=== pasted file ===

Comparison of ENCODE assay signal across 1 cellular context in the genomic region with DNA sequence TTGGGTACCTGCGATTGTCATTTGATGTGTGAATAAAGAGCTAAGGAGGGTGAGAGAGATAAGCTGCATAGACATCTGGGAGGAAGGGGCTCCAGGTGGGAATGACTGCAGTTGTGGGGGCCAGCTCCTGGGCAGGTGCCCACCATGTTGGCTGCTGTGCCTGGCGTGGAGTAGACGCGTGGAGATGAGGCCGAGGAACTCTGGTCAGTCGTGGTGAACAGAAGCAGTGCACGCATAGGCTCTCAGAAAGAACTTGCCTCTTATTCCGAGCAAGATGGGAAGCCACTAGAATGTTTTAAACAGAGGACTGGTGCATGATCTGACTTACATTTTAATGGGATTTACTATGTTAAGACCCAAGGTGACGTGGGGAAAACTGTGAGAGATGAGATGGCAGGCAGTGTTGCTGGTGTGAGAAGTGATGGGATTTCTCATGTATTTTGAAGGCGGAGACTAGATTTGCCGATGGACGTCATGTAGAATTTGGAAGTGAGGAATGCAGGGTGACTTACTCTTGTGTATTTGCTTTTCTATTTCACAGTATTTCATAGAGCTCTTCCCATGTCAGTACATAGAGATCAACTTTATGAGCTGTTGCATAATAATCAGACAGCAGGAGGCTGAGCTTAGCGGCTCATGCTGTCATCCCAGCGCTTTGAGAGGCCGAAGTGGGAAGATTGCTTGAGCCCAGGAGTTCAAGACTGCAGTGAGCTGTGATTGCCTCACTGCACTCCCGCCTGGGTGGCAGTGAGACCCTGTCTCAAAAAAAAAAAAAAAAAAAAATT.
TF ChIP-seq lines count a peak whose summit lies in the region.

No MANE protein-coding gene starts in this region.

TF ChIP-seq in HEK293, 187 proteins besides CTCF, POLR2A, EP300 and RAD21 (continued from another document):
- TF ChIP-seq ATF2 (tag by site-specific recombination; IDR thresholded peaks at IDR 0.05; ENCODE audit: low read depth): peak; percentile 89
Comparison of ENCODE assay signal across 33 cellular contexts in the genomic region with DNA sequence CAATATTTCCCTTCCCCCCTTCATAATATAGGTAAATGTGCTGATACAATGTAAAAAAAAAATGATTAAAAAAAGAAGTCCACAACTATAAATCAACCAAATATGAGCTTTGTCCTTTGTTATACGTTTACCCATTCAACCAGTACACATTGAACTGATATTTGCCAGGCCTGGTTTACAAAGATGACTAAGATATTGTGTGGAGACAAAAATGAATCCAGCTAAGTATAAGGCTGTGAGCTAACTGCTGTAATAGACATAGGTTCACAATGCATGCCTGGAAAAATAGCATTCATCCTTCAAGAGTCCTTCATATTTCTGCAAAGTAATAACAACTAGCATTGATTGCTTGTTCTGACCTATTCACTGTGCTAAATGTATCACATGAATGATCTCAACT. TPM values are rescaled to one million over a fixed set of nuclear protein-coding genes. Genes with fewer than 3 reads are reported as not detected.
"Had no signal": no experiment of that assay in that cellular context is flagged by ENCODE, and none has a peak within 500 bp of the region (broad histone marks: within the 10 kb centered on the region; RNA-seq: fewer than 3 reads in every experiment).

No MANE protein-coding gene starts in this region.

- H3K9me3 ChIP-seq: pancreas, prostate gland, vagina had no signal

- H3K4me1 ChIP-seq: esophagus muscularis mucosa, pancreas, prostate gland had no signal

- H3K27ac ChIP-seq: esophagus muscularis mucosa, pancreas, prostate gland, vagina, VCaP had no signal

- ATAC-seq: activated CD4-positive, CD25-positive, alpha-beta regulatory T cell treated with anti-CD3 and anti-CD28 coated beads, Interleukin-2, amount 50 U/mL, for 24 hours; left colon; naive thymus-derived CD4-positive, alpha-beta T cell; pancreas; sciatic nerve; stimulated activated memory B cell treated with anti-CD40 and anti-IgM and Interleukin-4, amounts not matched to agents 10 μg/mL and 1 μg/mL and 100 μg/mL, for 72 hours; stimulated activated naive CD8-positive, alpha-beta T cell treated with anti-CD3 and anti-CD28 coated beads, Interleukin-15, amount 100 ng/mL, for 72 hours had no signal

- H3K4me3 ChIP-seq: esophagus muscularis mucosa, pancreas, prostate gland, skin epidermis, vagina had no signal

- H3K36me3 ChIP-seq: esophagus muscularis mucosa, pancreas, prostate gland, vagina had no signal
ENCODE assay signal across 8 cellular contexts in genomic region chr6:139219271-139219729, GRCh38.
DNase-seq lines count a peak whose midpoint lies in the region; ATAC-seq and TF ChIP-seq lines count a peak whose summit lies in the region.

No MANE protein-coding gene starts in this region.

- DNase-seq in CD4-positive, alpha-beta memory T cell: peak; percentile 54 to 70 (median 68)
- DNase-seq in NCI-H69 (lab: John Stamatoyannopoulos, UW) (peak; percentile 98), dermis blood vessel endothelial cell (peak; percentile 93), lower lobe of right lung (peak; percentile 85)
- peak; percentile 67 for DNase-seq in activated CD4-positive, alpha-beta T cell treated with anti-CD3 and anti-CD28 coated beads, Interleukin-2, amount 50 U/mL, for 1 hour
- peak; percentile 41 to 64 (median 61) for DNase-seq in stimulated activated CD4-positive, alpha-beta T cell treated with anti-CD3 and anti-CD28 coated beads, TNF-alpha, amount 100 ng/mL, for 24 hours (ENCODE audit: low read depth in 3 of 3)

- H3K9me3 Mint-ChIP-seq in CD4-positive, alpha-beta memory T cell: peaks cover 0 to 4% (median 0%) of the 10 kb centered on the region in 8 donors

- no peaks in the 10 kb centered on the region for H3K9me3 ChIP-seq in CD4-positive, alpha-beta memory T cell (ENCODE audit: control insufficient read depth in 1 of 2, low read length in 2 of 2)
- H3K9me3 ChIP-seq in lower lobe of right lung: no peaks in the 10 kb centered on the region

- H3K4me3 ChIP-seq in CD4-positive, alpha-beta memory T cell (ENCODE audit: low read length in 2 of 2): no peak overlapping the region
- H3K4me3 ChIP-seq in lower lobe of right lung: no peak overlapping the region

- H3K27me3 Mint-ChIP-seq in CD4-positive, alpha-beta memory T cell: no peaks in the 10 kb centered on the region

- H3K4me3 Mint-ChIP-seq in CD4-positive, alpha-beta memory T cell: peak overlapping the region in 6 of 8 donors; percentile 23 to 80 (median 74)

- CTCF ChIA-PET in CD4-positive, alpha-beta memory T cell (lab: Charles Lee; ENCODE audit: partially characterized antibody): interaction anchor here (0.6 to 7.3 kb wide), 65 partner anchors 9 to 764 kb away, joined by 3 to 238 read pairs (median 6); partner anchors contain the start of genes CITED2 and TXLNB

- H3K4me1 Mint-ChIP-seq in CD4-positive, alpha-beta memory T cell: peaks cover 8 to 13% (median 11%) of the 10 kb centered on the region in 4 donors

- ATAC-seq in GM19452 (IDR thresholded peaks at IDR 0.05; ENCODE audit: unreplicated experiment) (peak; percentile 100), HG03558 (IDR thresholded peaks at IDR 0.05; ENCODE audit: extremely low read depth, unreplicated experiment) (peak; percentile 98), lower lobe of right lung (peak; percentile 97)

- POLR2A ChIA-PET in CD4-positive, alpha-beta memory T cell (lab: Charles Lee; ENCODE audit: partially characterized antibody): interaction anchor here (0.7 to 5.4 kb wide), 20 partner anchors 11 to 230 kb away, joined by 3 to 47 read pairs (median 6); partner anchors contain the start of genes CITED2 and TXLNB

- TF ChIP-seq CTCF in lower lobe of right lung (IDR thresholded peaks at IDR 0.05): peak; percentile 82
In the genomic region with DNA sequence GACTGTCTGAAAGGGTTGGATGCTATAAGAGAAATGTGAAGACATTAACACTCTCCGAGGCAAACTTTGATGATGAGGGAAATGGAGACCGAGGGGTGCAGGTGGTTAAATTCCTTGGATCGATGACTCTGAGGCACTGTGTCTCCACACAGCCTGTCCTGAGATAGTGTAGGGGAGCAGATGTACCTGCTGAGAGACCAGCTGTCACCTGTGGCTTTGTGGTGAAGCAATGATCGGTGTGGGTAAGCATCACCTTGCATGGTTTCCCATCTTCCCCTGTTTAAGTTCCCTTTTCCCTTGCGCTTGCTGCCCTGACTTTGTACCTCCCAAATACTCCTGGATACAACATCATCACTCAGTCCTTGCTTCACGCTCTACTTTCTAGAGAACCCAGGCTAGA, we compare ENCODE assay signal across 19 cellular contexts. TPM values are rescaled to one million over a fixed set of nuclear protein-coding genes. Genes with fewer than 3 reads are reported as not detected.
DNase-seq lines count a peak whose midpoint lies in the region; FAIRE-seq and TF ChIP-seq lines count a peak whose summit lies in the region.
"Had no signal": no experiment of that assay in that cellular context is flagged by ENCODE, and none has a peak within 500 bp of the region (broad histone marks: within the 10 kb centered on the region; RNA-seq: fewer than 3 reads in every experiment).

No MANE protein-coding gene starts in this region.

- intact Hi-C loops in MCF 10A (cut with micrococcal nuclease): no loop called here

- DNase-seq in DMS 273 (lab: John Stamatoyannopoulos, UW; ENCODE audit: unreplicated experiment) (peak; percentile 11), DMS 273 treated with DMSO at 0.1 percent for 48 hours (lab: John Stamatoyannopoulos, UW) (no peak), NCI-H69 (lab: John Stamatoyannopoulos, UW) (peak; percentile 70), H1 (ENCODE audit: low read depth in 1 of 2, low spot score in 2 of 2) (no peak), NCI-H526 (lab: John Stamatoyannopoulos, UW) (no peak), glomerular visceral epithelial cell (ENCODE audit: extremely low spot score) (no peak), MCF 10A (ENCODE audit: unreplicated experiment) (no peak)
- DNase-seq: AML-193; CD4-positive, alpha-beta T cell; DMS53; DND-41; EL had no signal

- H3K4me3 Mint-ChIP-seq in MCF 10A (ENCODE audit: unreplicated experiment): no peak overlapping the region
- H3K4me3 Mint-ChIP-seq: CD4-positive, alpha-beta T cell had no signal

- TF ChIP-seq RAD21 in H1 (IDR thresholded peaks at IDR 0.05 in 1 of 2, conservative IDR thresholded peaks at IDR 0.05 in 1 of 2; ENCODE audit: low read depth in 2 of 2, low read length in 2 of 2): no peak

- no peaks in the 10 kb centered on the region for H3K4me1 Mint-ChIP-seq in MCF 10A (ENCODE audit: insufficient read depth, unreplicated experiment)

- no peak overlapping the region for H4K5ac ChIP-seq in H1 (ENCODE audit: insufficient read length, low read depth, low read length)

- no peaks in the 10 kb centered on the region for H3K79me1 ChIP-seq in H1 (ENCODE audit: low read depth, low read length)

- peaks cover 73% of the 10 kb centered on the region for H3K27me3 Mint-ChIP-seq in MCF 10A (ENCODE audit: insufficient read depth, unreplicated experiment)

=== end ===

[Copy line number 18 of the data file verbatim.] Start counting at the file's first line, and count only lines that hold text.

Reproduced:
- DNase-seq in CD4-positive, alpha-beta memory T cell: peak; percentile 54 to 70 (median 68)